Why not make your own Universal Deck of Cards? If you are feeling a bit overwhelmed by seasonal obligations, this activity does not call for a lot of effort and yet, the finished product is very useful. I like this activity because there is a game-element to it, and I am always up for playing a game.
The object is to build a personal cache of words. Randomly pulling three words from the cache is a great way to jumpstart your writing on a gray, overcast day. Begin by brainstorming the words that you will use.
- List 16 words for each of the five senses: taste, touch, sight, smell, and sound.
- 10 action or motion words
- three abstract nouns
- seven words that defy categorization.
Choose specific words over general (Meadowlark, not bird); choose words that resonate for you personally (memory-wise, the words should take you somewhere); and choose words that have an interesting sound.
Once you have your 100 words, you will copy each word on cardstock. When you are feeling creatively flat, reach into your stash and blindly draw three words. Incorporate these words in a piece of writing. The beauty of building a deck of cards is that you can dip into it again and again and never draw the same three cards.
We have just returned from a family reunion in Sedona, AZ. The Red Rocks are world- famous. Below, I’ve posted the view from my sister-in-law’s living room window.
Perhaps you are thinking, “Well… that’s the view from one window, what about looking out another?” Every view is spectacular. If the view isn’t red rocks thrown down by Thor, the view is mesas and canyons on a grand scale.
The landscape is a tourist draw as is a thriving arts community, but an additional attraction is Sedona’s reputation for Vortex Healing. The town draws a lot of “crystal types.”
Any number of tour guides will lead you (for a fee) to enlightenment. One of the most amusing websites promoting enlightenment tourism can be found by going to http://www.metacafe.com. Once there, type “Sedona Vortex Healing Tour.” A great video will introduce you to Kavitaa, your guide.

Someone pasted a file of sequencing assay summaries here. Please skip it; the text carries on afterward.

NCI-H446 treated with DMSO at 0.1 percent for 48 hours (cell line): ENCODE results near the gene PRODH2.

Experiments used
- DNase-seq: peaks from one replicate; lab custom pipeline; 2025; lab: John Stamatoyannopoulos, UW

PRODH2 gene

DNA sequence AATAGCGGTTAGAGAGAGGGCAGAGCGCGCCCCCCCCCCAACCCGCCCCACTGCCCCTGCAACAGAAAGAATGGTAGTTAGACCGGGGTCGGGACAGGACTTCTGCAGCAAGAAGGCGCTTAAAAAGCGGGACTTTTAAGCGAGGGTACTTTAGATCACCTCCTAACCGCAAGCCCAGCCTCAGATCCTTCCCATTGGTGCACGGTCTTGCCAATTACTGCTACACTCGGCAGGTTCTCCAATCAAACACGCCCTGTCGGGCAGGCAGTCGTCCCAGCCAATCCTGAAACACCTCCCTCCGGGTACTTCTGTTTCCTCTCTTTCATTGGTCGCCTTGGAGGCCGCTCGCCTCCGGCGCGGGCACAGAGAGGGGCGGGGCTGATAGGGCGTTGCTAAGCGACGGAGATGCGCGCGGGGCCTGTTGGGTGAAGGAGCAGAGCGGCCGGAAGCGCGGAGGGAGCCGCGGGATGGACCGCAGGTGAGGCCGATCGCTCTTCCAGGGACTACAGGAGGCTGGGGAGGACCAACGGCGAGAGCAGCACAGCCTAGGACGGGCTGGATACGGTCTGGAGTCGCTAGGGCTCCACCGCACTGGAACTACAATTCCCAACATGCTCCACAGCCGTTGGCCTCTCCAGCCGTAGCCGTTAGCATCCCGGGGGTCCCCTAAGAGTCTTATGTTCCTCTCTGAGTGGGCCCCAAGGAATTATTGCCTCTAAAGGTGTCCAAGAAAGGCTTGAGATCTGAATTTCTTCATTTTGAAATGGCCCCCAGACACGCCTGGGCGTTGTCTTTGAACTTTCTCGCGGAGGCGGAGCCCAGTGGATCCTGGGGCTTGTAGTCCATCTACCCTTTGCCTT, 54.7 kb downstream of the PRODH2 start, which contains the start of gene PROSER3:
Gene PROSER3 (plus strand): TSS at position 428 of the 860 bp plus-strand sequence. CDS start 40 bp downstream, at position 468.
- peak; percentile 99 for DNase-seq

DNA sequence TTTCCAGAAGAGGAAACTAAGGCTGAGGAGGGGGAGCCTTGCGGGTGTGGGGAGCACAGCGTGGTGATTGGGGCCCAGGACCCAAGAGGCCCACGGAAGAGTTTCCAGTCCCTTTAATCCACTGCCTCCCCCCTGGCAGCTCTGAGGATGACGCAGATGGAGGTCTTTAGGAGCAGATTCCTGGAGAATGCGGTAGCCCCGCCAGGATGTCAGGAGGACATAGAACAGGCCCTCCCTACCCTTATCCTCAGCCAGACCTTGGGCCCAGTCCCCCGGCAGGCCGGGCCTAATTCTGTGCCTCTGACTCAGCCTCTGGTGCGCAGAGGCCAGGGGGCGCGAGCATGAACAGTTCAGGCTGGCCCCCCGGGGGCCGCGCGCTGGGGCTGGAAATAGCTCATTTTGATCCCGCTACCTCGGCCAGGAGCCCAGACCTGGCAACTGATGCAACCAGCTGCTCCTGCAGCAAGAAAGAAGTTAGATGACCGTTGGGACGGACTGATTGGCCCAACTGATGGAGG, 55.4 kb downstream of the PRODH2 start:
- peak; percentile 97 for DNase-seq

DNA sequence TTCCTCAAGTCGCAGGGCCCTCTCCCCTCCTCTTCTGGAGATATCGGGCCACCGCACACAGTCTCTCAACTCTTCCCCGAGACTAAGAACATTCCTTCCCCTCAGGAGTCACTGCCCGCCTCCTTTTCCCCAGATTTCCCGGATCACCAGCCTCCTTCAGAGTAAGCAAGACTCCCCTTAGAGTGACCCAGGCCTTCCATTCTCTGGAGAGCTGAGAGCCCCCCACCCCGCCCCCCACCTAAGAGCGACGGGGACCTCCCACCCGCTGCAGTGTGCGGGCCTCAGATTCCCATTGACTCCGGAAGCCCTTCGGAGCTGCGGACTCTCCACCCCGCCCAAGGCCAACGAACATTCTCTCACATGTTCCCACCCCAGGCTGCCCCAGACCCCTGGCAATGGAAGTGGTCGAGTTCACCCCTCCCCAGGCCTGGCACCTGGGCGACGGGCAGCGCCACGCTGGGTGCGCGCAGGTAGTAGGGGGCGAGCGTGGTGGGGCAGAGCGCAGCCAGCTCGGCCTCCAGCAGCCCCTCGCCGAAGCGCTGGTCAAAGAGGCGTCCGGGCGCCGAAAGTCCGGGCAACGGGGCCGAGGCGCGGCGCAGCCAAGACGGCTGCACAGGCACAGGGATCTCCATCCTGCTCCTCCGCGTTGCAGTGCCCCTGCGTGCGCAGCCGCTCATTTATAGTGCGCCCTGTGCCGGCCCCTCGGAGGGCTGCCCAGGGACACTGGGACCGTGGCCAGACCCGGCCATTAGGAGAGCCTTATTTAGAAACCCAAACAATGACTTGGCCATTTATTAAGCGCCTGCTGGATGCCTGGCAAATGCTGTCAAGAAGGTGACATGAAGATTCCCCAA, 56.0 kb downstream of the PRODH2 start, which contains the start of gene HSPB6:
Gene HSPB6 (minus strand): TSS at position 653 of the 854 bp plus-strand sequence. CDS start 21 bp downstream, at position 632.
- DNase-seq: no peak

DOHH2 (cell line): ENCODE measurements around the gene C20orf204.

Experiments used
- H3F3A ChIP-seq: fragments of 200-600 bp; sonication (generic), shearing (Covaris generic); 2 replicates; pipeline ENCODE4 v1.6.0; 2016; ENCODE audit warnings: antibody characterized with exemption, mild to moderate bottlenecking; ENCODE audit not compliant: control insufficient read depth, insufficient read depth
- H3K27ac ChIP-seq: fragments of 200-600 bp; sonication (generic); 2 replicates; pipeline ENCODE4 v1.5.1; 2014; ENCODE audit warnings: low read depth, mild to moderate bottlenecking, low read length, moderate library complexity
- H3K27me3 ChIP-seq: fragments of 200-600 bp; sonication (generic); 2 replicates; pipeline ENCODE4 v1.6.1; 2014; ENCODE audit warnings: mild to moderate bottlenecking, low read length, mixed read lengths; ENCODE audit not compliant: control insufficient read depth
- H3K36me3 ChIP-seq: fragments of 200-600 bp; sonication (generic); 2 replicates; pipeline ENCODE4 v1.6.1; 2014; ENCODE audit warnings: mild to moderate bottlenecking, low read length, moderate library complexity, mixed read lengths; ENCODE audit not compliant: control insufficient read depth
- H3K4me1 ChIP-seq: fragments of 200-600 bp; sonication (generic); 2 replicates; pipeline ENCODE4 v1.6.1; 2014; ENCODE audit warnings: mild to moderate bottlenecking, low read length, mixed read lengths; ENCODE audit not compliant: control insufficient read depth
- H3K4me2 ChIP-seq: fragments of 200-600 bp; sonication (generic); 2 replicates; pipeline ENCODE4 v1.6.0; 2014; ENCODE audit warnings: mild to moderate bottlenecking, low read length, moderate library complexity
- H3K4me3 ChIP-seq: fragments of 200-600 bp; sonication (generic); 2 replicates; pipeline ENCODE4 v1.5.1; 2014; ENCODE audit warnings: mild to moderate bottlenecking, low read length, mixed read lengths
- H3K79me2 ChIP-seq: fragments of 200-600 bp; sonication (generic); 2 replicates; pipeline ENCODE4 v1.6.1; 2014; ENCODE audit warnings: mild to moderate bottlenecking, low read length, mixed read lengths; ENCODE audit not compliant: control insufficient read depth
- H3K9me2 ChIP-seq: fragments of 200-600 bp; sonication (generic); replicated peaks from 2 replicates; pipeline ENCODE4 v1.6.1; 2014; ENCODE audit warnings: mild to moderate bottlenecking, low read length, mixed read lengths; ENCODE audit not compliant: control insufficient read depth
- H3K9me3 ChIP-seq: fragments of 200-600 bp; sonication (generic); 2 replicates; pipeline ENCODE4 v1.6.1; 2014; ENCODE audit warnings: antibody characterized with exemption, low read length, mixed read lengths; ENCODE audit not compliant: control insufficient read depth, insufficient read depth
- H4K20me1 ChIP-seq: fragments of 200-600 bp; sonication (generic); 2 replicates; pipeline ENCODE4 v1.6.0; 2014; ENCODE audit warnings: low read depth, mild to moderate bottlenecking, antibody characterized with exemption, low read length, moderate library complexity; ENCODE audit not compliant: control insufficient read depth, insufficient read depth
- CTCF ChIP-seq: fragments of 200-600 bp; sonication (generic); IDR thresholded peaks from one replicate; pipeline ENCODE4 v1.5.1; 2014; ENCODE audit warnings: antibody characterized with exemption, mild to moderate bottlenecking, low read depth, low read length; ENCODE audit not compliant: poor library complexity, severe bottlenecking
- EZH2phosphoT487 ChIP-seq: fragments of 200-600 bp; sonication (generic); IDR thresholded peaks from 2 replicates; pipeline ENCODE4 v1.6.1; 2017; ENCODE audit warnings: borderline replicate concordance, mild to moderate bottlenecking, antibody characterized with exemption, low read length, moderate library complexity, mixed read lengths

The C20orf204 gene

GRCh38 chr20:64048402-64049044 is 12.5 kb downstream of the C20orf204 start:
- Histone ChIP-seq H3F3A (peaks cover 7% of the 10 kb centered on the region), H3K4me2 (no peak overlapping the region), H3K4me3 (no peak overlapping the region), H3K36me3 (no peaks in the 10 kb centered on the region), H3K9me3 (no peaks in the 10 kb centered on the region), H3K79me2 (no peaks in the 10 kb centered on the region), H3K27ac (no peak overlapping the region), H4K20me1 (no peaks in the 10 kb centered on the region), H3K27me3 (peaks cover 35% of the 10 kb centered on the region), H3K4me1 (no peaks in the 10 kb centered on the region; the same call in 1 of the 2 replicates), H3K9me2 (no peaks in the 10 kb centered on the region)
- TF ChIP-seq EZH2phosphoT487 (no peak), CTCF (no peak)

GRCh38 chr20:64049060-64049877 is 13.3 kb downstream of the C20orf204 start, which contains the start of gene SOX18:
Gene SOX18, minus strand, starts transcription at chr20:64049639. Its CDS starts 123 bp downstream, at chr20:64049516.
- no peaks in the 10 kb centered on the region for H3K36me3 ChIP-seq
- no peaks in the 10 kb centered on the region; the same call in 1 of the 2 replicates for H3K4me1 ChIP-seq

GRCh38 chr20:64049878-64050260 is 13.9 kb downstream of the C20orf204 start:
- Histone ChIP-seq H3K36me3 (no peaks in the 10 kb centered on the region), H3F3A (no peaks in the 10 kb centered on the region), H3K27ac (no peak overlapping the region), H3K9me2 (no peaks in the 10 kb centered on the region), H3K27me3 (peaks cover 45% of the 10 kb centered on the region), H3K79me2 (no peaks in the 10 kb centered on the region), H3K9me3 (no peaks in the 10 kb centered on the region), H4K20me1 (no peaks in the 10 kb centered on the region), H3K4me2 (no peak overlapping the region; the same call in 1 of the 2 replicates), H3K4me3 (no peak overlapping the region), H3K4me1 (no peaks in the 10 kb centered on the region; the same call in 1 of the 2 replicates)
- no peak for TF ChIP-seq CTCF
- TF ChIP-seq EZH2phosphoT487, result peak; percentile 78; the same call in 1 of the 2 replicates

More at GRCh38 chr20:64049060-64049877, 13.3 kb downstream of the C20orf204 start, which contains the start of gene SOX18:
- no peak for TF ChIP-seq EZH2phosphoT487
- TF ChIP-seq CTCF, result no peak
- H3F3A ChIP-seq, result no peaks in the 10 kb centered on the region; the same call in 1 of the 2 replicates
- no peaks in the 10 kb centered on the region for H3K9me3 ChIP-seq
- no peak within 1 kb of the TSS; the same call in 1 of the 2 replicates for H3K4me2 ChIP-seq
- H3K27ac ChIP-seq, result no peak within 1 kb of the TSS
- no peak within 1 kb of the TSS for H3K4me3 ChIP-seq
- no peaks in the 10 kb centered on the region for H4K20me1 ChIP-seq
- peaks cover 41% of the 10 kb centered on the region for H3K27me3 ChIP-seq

I don’t question that the landscape can take you outside yourself, but the sing-song, kindergarten teacher, mother-to-child voices of the guides puts me off. The voices and the blatant commercialism close my mind. I refuse to be enlightened.
For me, the highlight of this trip was a visit to Montezuma’s Castle which was built into a cliff-face by the Southern Sinagua in the 1100s. The five-story tall “castle” stands 100 feet above the valley floor. The Sinagua were attracted to the Verde Valley by irrigation systems left by the Hohokam an earlier people who lived on the river between 700 and 900.
Although the castle was built before the Montezuma we know (the Aztec emperor of Mexico conquered by Cortez in 1520) the European Americans who first discovered the castle in the 1860s were so amazed at the sophistication of the stone and mortar building that they mistakenly assumed that it was built by the Aztecs.
The five-story, 20-room building rises 100 feet above the valley floor. According to the National Park Service brochure, four ladders were needed to reach the castle. Not that all ladders were equal in length, but on average, each ladder was 25-ft tall!
I picture myself living at that time. A step-ladder is about my speed, and so I am truly impressed, not only with the building but also with the daring of the women who with a container of water on their heads, climbed first one ladder and then another.
As common wisdom has it… “They don’t make women like they used to.”
A cross-section of the building gives some notion of how the rooms might have been used. No one knows why the complex was abandoned in the 1400s. Because the castle was built into a cliff recess, the relatively soft limestone has withstood the ravages of time. A larger, 50-room apartment complex to the west lies in ruins.